Sunday, July 15, 2012

When Even the Water Looks Hot

Even though I have an aversion to bitterly cold weather I must admit that days and days of hot and humid weather is taxing. Instead of taking a walk whenever the mood suits me I find myself selecting early morning hours and dusk for long walks. I can't imagine living in a geographic area where people think nothing of temperatures that hover near 100 degrees or above.

This hot weather alters plans, causes water shortages, bursts of electrical overloads, and addled minds. I've noticed that people cross the street without looking, cyclists forget that they have only two wheels and ride as if they had four, the libraries gain patrons, people back up without looking, movie theaters sell out their shows, frozen dinners and take outs gain in popularity, and the local meteorologists vie with AccuWeather for accuracy.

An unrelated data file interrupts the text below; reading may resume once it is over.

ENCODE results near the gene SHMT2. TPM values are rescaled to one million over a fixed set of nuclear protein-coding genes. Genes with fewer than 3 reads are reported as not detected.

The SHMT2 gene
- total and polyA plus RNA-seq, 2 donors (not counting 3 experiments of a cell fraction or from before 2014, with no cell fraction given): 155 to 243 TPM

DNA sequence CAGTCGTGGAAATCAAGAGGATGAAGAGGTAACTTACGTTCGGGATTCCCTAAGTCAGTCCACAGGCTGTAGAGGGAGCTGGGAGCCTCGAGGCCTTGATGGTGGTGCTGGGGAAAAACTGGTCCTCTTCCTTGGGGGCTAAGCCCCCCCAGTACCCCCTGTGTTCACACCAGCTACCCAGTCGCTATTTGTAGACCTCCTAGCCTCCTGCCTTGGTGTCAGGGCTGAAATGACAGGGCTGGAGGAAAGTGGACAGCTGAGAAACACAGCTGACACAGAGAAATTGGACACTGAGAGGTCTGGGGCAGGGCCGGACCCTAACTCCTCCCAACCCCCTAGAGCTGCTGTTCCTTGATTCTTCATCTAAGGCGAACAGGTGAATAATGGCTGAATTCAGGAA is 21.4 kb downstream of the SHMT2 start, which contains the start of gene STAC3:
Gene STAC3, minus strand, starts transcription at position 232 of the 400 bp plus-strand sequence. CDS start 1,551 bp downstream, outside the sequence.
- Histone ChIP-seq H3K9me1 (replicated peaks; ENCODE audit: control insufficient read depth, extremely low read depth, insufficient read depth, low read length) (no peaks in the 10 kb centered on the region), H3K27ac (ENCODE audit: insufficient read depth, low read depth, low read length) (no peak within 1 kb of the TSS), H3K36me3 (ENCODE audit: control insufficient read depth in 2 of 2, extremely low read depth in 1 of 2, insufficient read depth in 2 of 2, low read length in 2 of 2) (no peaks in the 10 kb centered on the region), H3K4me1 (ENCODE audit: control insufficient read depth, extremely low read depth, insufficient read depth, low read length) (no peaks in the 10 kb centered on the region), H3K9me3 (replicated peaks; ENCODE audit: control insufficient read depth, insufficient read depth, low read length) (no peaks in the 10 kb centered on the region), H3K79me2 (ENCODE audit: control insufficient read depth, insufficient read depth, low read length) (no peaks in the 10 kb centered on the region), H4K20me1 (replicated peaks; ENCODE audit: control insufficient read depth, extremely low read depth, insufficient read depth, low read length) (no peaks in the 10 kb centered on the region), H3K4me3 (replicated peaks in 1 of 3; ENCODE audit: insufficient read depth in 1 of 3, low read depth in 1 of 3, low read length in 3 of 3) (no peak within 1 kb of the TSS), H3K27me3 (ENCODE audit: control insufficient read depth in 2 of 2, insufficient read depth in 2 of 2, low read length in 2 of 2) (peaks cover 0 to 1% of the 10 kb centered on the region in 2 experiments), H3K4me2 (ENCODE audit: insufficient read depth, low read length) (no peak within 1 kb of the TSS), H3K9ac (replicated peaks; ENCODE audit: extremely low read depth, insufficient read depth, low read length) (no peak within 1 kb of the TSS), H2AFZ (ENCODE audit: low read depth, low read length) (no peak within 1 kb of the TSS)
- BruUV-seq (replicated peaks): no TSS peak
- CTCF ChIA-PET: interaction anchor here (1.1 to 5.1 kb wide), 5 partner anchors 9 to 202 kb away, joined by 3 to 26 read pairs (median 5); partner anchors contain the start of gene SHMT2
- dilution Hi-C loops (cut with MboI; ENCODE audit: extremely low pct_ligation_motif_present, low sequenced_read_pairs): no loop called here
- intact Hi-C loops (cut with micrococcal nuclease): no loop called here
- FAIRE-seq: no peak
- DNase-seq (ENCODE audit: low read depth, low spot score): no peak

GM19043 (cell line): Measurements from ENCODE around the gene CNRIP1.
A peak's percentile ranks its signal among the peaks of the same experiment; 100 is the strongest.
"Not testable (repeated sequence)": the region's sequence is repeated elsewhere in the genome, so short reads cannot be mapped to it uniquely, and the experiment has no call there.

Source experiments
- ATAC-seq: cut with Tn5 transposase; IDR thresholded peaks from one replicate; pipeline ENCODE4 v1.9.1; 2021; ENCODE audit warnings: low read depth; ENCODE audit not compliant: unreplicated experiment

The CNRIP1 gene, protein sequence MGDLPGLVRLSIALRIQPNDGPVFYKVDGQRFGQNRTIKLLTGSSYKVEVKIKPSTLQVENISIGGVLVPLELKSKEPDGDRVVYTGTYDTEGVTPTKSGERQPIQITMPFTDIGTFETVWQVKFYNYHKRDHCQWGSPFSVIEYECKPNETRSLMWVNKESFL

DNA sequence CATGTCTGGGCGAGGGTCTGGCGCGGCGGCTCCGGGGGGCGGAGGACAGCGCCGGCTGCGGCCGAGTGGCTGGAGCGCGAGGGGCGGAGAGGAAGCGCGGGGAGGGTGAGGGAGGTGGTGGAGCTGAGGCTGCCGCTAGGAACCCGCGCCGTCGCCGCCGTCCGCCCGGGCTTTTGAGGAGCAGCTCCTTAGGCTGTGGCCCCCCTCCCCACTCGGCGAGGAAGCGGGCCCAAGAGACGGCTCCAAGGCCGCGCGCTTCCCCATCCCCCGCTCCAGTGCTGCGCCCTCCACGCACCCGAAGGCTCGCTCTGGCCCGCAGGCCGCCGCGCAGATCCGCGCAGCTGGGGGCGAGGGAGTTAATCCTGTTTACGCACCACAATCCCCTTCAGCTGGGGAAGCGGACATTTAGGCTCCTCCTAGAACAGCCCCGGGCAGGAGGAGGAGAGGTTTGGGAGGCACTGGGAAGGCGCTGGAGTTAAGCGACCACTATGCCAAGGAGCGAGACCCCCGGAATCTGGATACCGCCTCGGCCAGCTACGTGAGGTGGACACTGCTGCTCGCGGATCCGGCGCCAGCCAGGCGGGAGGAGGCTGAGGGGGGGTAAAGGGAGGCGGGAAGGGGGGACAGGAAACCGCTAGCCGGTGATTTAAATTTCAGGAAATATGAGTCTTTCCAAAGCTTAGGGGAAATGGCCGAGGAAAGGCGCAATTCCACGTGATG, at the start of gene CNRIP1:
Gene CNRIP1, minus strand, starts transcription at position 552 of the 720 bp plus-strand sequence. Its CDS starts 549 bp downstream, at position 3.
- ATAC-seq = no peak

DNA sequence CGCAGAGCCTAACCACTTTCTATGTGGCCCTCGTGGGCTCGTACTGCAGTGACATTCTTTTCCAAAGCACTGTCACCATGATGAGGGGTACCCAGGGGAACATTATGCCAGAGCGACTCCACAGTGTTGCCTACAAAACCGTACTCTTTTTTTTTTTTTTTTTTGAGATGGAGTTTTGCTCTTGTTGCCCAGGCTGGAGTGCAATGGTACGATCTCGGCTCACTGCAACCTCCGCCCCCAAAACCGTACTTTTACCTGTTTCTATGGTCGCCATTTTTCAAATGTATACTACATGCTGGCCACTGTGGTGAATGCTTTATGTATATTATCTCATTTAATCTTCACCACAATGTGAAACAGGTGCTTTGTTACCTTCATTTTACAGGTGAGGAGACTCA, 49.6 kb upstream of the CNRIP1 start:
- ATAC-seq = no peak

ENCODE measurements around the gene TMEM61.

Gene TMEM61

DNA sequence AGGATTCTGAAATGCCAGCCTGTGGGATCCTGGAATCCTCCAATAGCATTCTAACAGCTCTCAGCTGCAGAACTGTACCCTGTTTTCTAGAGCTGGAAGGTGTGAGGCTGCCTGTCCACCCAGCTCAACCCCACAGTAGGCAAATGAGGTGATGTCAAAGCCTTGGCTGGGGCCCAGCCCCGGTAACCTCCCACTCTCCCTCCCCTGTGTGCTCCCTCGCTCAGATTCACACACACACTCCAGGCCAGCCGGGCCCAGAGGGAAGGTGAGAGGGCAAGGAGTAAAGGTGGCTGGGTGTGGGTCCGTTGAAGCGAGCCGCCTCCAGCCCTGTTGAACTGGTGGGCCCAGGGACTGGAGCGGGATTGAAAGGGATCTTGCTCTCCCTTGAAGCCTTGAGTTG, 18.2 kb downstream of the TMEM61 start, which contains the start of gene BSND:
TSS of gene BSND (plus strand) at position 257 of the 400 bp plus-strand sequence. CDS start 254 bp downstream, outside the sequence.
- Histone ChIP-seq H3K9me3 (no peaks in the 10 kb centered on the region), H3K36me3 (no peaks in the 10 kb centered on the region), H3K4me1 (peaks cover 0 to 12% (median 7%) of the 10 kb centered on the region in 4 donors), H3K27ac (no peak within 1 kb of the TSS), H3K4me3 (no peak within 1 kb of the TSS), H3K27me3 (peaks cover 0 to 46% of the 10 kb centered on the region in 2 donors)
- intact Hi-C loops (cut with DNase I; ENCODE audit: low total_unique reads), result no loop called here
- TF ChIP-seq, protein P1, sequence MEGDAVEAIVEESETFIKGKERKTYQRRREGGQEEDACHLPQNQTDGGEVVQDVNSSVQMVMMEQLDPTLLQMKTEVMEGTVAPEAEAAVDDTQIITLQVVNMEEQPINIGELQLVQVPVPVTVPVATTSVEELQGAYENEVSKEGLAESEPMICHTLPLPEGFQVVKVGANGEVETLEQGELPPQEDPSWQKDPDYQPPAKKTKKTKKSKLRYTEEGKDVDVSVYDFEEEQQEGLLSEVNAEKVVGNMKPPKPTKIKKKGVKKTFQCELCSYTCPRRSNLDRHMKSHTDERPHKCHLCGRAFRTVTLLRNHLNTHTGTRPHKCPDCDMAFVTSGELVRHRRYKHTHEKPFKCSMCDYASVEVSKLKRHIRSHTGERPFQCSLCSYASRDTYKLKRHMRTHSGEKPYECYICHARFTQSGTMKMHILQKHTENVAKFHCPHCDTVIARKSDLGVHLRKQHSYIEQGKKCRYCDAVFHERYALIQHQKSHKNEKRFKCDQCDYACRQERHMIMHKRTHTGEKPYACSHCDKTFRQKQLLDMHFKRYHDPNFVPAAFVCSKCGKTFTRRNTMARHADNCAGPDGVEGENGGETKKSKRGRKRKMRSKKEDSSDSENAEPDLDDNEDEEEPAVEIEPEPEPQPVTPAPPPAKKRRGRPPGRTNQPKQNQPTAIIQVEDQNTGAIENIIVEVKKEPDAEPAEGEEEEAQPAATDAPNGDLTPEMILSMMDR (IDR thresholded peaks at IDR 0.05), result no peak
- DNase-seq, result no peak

But what about the people living in homes without either fans or air conditioners? What about people in apartments without cross ventilation?

I recall my childhood apartment in the Bronx—three rooms on the first floor. On summer evenings when it was blisteringly oppressive, people sat outside until it cooled off enough to return to the apartment.

I don't recall having a fan, but I do remember my mother telling me that if I ran cold water over my ankles and wrists I'd feel cool.

My mother's friend Bea Miller soaked a cotton scarf in a bowl of ice water, wrung it out, and wrapped it around her head.

My father simply ignored the heat and picked up another book to read. The hotter the week the heavier the book.




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